11 Depository Institutions
Thrift Institutions The thrift institutions are Savings and loan associations Savings banks Credit unions.

12 Depository Institutions
A savings and loan association (S&L) is a depository institution that accepts checking and savings deposits and that make personal, commercial, and home-purchase loans. A savings bank is a depository institution owned by its depositors that accepts savings deposits and makes mainly mortgage loans. A credit union is a depository institution owned by its depositors that accepts savings deposits and makes consumer loans.

13 Depository Institutions
Money Market Mutual Funds A money market fund is a fund operated by a financial institution that sells shares in the fund and uses the proceeds to buy liquid assets such as U.S. Treasury bills.

14 Depository Institutions
The Economic Functions of Depository Institutions Depository institutions make a profit from the spread between the interest rate they pay on their deposits and the interest rate they charge on their loans. This spread exists because depository institutions Create liquidity Minimize the cost of obtaining funds Minimize the cost of monitoring borrowers Pool risk

15 Depository Institutions
To achieve its objective, a bank makes risky loans at an interest rate higher than that paid on deposits. But the banks must balance profit and prudence; loans generate profit, but depositors must be able to obtain their funds when they want them. So banks divide their funds into two parts: reserves and loans. Reserves are the cash in a bank’s vault and deposits at Federal Reserve Banks. Bank lending takes the form of liquid assets, investment securities, and loans.

16 Financial Regulation, Deregulation, and Innovation
Deposits at banks, S&Ls, savings banks, and credit unions are insured by the Federal Deposit Insurance Corporation (FDIC). This insurance guarantees deposits in amounts of up to $100,000 per depositor. This guarantee gives depository institutions the incentive to make risky loans because the depositors believe their funds to be perfectly safe; because of this incentive balance sheet regulations have been established.

17 How Banks Create Money Reserves: Actual and Required
The fraction of a bank’s total deposits held as reserves is the reserve ratio. The required reserve ratio is the fraction that banks are required, by regulation, to keep as reserves. Required reserves are the total amount of reserves that banks are required to keep. Excess reserves equal actual reserves minus required reserves.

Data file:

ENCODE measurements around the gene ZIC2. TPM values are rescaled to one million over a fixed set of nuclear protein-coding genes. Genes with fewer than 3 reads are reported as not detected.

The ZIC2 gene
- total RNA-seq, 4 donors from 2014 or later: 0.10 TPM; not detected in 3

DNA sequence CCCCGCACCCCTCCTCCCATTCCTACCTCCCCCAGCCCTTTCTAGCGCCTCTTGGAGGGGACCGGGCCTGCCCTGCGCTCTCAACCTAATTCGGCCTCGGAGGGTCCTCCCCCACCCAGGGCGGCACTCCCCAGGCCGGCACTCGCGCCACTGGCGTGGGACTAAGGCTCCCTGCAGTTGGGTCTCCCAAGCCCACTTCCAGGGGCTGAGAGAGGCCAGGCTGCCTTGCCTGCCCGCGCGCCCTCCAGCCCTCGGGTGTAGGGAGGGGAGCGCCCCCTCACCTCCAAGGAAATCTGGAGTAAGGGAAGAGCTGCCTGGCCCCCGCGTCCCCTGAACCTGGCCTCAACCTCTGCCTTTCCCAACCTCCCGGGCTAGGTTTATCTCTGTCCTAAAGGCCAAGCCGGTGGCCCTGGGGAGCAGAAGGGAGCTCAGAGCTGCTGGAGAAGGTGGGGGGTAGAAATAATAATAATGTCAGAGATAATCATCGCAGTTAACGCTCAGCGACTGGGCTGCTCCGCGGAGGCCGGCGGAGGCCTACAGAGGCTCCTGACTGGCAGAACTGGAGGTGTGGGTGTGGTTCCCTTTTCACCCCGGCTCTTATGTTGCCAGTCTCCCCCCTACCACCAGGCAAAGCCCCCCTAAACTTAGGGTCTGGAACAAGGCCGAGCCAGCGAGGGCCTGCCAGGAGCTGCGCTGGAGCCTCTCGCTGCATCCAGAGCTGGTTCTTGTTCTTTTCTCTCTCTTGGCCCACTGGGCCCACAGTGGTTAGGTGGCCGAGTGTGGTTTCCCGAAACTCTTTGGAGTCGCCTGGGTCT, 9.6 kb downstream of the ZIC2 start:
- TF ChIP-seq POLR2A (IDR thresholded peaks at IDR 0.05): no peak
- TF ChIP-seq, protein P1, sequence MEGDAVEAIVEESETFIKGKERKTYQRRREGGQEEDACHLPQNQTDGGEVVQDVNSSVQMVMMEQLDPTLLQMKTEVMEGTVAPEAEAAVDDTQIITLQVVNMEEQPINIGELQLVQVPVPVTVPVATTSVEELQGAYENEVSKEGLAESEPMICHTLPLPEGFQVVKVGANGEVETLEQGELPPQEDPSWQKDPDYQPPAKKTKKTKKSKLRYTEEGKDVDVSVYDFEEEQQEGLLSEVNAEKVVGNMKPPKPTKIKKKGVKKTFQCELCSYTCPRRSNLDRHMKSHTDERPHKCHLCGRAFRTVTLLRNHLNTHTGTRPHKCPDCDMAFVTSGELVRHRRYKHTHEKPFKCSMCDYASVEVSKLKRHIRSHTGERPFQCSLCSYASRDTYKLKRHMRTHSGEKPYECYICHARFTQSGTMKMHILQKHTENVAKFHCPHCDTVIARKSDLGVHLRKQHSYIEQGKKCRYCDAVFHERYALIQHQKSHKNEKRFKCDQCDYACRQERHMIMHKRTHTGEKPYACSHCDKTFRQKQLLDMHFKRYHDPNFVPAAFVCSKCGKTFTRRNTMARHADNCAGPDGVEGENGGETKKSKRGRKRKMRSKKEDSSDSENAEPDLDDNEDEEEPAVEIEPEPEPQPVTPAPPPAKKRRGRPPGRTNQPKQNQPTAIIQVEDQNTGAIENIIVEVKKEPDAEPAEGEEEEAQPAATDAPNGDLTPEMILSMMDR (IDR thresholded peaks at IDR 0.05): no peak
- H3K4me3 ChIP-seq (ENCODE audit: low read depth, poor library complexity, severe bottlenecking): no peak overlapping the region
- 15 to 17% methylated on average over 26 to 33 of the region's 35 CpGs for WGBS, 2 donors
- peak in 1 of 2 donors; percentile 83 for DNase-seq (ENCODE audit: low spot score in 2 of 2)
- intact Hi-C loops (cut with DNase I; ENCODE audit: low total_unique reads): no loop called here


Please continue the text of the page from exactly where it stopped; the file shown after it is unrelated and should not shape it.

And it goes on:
18 How Banks Create Money Creating Deposits by Making Loans
To see how banks create deposits by making loans, suppose the required reserve ratio is 25 percent. A new deposit of $100,000 is made. The bank keeps $25,000 in reserve and lends $75,000. This loan is credited to someone’s bank deposit. The person spends the deposit and another bank now has $75,000 of extra deposits. This bank keeps $18,750 on reserve and lends $56,250.

19 How Banks Create Money The process continues and keeps repeating with smaller and smaller loans at each “round.” Figure 10.2 illustrates the money creation process. A money creation experiment. The process through which banks “create money” can be a dark and mysterious secret to the students. Indeed, even though the text contains a superb description of the process, students still manage to end up confused. The first prerequisite to students understanding the process is that they be comfortable with balance sheets shown in the form of T-accounts, and it is well worth spending time on them to make sure students understand what they are and what they show. This will be the first time some students have ever had to interpret a balance sheet, and it is key that they understand that assets are what are owned, liabilities are what are owed, by the institution for which the balance sheet is constructed; and that the two sides must balance. Mark Rush (our study guide author and supplements czar) tackles the problem of getting students to understand bank money creation head-on by (again) involving the class in a demonstration. Prepare by decorating a piece of green paper with currency-like symbols. (For instance, Mark draws a seal and around it write “In Rush We Trust.” You may write the same slogan, but substituting your name for his probably will be more effective; an alternative is to use “play money”). Label this piece of paper a “$100 bill.” In class use one of the students by handing him the bill. Tell him that he has decided to deposit it in his bank and ask him his bank’s name. On the chalkboard draw a balance sheet for the bank with deposits of $100, reserves of $10, and loans of $90. Tell the students that the required reserve ratio is 10 percent, so this bank currently has no excess reserves. Now, instruct the student to deposit the money in his bank, which coincidentally happens to be run by the student next to him. Show the class what happens to the balance sheet and how the bank now has excess reserves of $90. Clearly the “banker” will loan these reserves to the next student in the class, who wants a $90 dollar loan so she can take a bus ride to some nearby dismal location. (Being located in Gainesville, Florida, Mark picks on the city of Stark, home to Florida’s electric chair and a town with an apt name.) When the loan takes place, rip the $100 bill so that only about nine tenths of it is given as the loan. This student pays the money to Greyhound—coincidentally the next student. Ask the name of Greyhound’s bank and draw an initial balance sheet for this bank identical to the initial balance sheet of the first bank. Greyhound deposits the money in the bank—the next student in the row. Work with the balance sheets to show what happens to the first bank and what happens to the second bank. Clearly the first one no longer has excess reserves but the second bank now has $81 of excess reserves ($90 of additional deposits minus $9 of required reserves). The second bank will make a loan, which you can act out with more students in the class, again ripping off nine tenths of the remaining bill. Work through the point where the second loan winds up deposited in a third bank and then stop to take stock. At this point the quantity of money has increased by $90 in the second bank and $81 in the third, for a total increase—so far—of $171. The students will clearly see that this loaning and reloaning process is not yet over and that the quantity of money will increase by still more. Moreover (and more important) the students will grasp how banks “create money.”